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I'm serializing and deserializing an object (TComponent descendant) using the example in the ComponentToString section in the Delphi help file. This is so I can store the object in a VARCHAR field in the database.

When I need to instantiate a new instance of my class from a string stored in the database, can I do that using a constructor of the form CreateFromString(AOwner: TComponent; AData: String)? Or do I have to use a non-class method that returns an instance of my component class?

If I can use the constructor version, how to I "map" the return value of ReadComponent to the "self" that is being created by the constructor?

Here's the deserialization example from the help file:

function StringToComponentProc(Value: string): TComponent;
var
  StrStream:TStringStream;
  BinStream: TMemoryStream;
begin
  StrStream := TStringStream.Create(Value);
  try
    BinStream := TMemoryStream.Create;
    try
      ObjectTextToBinary(StrStream, BinStream);
      BinStream.Seek(0, soFromBeginning);
      Result:= BinStream.ReadComponent(nil);
    finally
      BinStream.Free;
    end;
  finally
    StrStream.Free;
  end;
end;
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3 Answers 3

up vote 6 down vote accepted

In general, yes, you can make a constructor deserialize a string and use that information to initialize the new instance. A trivial example of that would be a class with a single Integer field. Pass a string to the constructor and have the constructor call StrToInt and initialize the field with the result.

But if the only function you have for deserialization is one that also creates the instance, then you cannot use that from the constructor because then you'll end up with two instances when you only wanted one. There's no way for a constructor to say, "Never mind; don't construct an instance after all. I already got one somewhere else."

However, that's not the situation you're in. As you should know, TStream.ReadComponent allows you to create the instance yourself. It only instantiates the class if you haven't already given it an instance to use. You should be able to write your constructor like this:

constructor TLarryComponent.CreateFromString(const AData: string);
var
  StrStream, BinStream: TStream;
begin
  Create(nil);
  StrStream := TStringStream.Create(AData);
  try
    BinStream := TMemoryStream.Create;
    try
      ObjectTextToBinary(StrStream, BinStream);
      BinStream.Position := 0;
      BinStream.ReadComponent(Self);
    finally
      BinStream.Free;
    end;
  finally
    StrStream.Free;
  end;
end;

There we're passing the current object, designated by Self, to ReadComponent. The stream will ignore the class name stored in the stream and assume that the current object is of the correct class.

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2  
Is it possible there's a small bug in your implementation? I think it should be Create(nil); not inherited Create(nil);. With "inherited" you miss creating any field storage and properties that are introduced by TLarryComponent. –  Larry Lustig Jan 18 '11 at 19:06
1  
You're right. I was thinking ReadComponent would take care of that, but I realize now there's no way it could. –  Rob Kennedy Jan 18 '11 at 19:31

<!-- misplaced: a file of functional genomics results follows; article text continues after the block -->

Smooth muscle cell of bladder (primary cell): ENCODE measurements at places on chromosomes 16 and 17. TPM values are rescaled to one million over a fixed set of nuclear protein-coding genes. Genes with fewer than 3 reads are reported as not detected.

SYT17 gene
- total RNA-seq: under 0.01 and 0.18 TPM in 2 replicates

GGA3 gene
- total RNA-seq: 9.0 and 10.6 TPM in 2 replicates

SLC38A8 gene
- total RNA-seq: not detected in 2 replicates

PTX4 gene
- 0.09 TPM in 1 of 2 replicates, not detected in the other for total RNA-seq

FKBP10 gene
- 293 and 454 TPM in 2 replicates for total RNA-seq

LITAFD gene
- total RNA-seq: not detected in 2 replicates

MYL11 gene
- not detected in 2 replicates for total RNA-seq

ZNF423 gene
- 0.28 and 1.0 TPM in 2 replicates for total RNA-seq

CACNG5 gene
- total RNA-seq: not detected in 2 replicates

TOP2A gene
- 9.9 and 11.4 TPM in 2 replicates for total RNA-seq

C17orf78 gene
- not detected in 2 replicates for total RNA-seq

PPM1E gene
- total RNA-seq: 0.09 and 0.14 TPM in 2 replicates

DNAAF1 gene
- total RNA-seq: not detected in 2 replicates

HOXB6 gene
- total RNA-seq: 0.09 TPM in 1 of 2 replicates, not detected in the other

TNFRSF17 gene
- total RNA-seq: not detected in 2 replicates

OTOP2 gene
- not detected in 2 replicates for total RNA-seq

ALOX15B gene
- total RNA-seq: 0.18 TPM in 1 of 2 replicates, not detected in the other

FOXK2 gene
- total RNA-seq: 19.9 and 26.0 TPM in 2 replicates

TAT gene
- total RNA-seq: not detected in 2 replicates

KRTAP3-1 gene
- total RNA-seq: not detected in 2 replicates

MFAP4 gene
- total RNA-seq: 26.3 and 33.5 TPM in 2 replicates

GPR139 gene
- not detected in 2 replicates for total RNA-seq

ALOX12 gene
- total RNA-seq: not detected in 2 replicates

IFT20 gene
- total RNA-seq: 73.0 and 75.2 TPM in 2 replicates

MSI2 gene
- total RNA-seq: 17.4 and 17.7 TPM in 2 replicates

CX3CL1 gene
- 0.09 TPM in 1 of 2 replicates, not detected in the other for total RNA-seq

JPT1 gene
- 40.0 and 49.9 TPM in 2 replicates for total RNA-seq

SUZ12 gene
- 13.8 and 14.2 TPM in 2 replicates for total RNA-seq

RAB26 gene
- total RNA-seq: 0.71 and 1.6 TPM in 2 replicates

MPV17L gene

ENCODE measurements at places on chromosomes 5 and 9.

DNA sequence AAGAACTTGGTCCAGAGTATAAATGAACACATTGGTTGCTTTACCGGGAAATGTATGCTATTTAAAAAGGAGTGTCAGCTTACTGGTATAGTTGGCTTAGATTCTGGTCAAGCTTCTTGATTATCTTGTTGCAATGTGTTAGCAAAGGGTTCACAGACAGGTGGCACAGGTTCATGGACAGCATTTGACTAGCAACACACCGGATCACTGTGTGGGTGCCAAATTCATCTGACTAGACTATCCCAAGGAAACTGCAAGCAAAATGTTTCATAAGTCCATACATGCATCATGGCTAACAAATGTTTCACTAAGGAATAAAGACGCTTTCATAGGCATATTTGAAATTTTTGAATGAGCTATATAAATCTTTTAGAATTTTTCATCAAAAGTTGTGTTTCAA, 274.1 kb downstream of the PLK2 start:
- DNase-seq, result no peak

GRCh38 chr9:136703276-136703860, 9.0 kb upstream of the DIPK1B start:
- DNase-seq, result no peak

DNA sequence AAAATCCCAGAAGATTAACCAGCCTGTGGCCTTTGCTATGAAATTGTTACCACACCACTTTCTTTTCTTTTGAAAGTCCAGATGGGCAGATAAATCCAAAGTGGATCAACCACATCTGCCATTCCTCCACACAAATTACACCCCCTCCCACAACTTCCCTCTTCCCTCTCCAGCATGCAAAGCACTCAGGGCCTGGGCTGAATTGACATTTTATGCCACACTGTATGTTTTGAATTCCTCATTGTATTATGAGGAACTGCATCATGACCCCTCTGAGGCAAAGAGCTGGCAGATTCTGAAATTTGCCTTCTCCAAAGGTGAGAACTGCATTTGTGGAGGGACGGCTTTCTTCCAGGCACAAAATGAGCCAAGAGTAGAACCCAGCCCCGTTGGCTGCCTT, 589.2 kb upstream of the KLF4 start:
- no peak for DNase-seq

Now working perfectly and providing an elegant solution to my problem. –  Larry Lustig Jan 19 '11 at 3:21

You can do this by a class (static) method, but not via a constructor.
Delphis' constructors are called by compiler intrinsic on the just-created instance, which is already partially initialized (it's of the desired class and instance/field storage is zeroed-out).

If you see the source of TStream.ReadComponent, you'll find that the components' real class is read from the source stream at first, then an empty instance is constructed and filled by RTTI from the stream and returned as the result. Which means:

To use TStream.ReadComponent, you'll need to register your class to Delphis' streaming system via RegisterClass.

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Thanks Viktor. This answer contains an important note about RegisterClass which probably would have had me scratching my head for an hour if you hadn't thought to point it out. –  Larry Lustig Jan 19 '11 at 3:23

Use a static class function instead of a constructor:

type
  TYourClass = class(TComponent)
  public
    class function CreateFromString(AOwner: TComponent; AData: String): TYourClass; static;
  end;

implementation

class function TYourClass.CreateFromString(AOwner: TComponent; AData: String): TYourClass;
begin
   Result := (StringToComponentProc(AData) as TYourClass);
   if AOwner <> nil then
     AOwner.InsertComponent(Result);
end;

The AOwner part could be a problem though, since TStream.ReadComponent has no parameter for the owner.

There is another so question about that problem:

How can I specify the Owner of component read from a Delphi TStream?

Edit: I've updated the code sample to include the owner, too.

Note that inserting into the component list of the owner requires a unique or empty Name for the component that is being inserted.

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Actually, the owner issue is not a problem. I'm making this a TComponent descendant only to gain access to the automatic streaming abilities. In fact there's no visible representation of the object, I will not be using it at design time, and I will be managing its lifetime in code. So I can leave the owner nil. –  Larry Lustig Jan 18 '11 at 16:58

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